NFL Draft 2nd and 3rd round recap: Eagles draft Hurts. What does that mean for Wentz?


Steve Cheng / Bruin Report

As one of the more intriguing prospects heading into the draft, former OU quarterback Jalen Hurts was surprisingly taken by the Eagles despite them already having their franchise quarterback in Carson Wentz.

According to league commissioner Roger Goodell, the first round on Friday was the most watched telecasting of NFL Draft history as over 15.7 million people streamed it. As always, after an exciting first round, the second and third rounds of the draft come with many questions as many quality prospects are still available. Teams are still looking to fill needs with the best talent possible.  

Opening day two of the draft, the Cincinnati Bengals took Clemson wide receiver, Tee Higgins. The Bengals need reliable receivers, and I imagine that if they had another pick in the first round, they would have selected a wide receiver. In his 2019 season, Higgins caught 59 passes for 1,167 yards and 13 touchdowns. He broke plenty of school records previously held by Sammy Watkins and DeAndre Hopkins. 

With the third pick in round two, the Detroit Lions selected running back D’Andre Swift from Georgia. Swift will significantly improve the run game. Since Barry Sanders’ retirement, the Lions have finished at the bottom of the league in rushing. That was 21 years ago. This pick will give quarterback Matthew Stafford an option in the backfield that will make linebackers and safeties and second thought about playing the pass first.  

After losing many players, including long-time quarterback Tom Brady, the Patriots had their first pick happen in the second round with the 37 overall pick. They selected safety Kyle Dugger from Lenoir-Rhyne. He is the first division two safety player taken in the first three rounds since the Chicago Bears took Daniel Manning 42 overall from Abilene Christian in 2006. Dugger recorded 31 total tackles, with 15 of those being solo tackles in 2019. Dugger dealt with an injury this past season, so who knows how big those numbers would be if he played the whole season.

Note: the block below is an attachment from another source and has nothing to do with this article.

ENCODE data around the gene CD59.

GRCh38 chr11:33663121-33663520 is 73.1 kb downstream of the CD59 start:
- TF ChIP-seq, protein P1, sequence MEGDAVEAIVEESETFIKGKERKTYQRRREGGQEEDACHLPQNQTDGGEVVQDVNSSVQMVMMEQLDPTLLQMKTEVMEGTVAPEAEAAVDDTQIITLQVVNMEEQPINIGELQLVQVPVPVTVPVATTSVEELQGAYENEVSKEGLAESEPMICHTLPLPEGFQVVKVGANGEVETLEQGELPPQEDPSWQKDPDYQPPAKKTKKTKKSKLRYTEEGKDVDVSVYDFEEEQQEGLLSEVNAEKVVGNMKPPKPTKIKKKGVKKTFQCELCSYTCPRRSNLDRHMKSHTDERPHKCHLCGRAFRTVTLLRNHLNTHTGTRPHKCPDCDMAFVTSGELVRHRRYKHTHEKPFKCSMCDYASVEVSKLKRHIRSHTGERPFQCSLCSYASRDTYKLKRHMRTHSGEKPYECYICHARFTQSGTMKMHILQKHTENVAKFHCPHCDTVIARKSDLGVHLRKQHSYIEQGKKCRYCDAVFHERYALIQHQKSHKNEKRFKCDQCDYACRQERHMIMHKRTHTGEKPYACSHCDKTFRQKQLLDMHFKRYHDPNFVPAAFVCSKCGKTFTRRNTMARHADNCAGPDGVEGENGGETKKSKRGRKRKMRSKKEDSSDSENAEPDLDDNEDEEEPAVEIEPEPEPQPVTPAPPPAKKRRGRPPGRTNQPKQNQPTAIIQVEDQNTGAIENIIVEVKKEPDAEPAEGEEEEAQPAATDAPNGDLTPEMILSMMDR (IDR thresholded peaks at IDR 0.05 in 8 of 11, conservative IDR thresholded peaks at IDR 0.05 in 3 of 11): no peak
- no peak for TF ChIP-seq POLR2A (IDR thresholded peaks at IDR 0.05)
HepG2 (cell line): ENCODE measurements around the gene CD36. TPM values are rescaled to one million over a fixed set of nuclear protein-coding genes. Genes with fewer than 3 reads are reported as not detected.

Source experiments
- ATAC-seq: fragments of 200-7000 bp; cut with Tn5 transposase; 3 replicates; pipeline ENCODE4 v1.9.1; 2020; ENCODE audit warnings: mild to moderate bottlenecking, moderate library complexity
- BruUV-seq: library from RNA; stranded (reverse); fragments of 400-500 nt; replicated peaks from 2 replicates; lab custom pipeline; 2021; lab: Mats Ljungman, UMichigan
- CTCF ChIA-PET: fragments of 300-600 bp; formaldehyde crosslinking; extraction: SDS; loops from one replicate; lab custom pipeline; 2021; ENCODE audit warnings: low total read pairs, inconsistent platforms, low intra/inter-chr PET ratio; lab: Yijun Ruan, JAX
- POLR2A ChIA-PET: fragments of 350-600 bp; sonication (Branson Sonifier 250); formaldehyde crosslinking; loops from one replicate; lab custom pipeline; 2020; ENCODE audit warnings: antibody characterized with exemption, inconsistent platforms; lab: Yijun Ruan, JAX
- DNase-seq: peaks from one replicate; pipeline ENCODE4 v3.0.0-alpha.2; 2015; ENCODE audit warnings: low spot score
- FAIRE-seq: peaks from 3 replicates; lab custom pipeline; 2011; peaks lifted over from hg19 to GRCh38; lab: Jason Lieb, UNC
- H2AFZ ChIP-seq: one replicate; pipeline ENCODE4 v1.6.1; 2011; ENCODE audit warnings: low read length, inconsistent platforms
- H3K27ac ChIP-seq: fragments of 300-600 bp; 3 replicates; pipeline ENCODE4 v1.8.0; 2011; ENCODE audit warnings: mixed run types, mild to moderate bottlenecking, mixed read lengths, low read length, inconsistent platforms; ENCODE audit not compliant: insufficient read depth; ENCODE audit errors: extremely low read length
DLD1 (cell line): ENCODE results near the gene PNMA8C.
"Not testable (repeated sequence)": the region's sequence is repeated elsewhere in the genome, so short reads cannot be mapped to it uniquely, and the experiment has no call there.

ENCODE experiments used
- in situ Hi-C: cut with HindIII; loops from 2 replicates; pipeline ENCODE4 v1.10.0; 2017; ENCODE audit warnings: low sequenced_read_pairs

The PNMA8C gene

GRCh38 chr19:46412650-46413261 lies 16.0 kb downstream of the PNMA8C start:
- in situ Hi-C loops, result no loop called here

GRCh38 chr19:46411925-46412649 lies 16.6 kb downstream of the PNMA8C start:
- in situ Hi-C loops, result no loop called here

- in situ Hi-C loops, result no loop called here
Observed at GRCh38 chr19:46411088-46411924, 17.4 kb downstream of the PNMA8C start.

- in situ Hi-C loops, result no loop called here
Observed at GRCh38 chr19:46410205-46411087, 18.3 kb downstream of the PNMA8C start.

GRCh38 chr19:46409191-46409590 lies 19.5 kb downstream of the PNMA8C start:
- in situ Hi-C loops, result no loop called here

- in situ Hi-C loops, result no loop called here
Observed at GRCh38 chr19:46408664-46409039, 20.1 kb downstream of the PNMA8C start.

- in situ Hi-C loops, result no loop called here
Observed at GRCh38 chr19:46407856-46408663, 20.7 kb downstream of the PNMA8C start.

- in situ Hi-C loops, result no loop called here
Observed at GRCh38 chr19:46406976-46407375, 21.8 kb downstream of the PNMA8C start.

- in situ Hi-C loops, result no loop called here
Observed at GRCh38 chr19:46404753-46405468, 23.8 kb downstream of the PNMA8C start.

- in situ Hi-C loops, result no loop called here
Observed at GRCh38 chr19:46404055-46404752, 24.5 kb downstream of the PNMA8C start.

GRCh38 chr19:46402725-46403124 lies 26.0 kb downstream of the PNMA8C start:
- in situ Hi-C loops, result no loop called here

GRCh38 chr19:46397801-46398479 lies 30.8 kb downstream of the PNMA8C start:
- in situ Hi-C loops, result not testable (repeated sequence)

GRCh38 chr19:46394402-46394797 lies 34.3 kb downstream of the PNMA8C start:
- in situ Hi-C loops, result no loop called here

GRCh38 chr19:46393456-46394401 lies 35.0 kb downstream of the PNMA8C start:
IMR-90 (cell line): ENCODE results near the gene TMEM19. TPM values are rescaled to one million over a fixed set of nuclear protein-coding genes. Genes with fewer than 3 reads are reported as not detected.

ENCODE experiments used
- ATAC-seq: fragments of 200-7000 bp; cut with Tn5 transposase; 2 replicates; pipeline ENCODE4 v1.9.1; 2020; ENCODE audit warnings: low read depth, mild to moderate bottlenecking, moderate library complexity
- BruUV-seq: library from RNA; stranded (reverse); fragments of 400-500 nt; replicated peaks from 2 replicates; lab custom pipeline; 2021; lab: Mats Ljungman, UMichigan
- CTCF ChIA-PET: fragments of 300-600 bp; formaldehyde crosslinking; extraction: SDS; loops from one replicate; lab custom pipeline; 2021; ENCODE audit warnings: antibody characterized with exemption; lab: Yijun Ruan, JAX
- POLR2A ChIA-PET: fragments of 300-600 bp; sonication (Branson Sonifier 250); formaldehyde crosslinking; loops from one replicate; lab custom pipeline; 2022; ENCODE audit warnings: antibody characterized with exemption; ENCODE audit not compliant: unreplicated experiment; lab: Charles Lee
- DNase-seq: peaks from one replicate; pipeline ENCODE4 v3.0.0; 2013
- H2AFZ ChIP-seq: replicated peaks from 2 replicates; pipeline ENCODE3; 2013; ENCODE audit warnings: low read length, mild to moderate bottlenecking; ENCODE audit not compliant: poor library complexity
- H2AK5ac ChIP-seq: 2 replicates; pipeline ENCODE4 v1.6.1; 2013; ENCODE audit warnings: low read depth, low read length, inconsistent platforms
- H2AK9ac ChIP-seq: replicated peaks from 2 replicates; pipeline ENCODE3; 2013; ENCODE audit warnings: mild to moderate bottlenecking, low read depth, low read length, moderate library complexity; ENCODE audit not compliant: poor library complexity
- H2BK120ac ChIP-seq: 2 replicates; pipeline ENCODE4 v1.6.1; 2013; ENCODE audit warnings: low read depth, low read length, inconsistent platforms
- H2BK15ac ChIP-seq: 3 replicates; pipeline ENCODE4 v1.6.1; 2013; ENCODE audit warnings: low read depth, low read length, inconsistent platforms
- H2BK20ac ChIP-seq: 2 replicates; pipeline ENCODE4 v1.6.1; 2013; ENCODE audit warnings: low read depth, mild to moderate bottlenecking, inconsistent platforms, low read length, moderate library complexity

The Houston Texans is another team that did not pick in the first round. With their pick from the Hopkins trade to Arizona, they selected TCU defensive tackle, Ross Blacklock. In his 2019 season, the junior recorded 40 tackles and three and a half sacks. He mostly played over the center as a nose tackle; however, Houston will most likely move him to the three-technique or right over the guard. It makes sense since the Texans tend to play with four defensemen on the line of scrimmage. 

The Los Angeles Rams found running back Todd Gurley’s replacement in Cam Akers from Florida State with their first pick in the draft. Akers ran for 1,144 yards and 14 touchdowns in 2019. He will be up to the difficult task of picking up the slack from the loss of Gurley, but he should be a great fit in Sean McVey’s offense.

Another bizarre twist of the night came out of Philadelphia. With their second pick in the draft as they chose to take quarterback, Jalen Hurts from Oklahoma at No. 53. It’s not a bad pick given that Jalen Hurts threw for 3,851 yards and 32 touchdowns in 2019, but the Eagles gave Carson Wentz a six-year $144 million contract extension. Wentz needs wide receivers and, while Hurts does have some Tayson Hill qualities in this offense, it’s still an insane pick. 

Though what’s a better spot for Hurts to land in than in Philadelphia. Head coach, Doug Pettersonknows how to develop young quarterbacks and Wentz is probably the best young quarterback to sit behind. At the same time, Wentz has had some injury problems in the past two years; Hurts presents himself as the perfect backup and insurance plan for Wentz. 

Dallas spent day two drafting some defensive weapons. Their second-round pick at No. 51 was cornerback Travon Diggs, who recorded 37 tackles and three interceptions for 79 yards. Diggs also happens to be the younger brother of Buffalo Bills wide receiver, Stephon Diggs. Then in the third round, they took defensive tackles, Neville Gallimore, from Oklahoma. He is better on the run, but Gallimore is going to dominate at the line of scrimmage. Don’t expect a lot of sacks or tackles; his worth is going to be in pushing the line of scrimmage back and disrupting the pocket on opposing quarterbacks.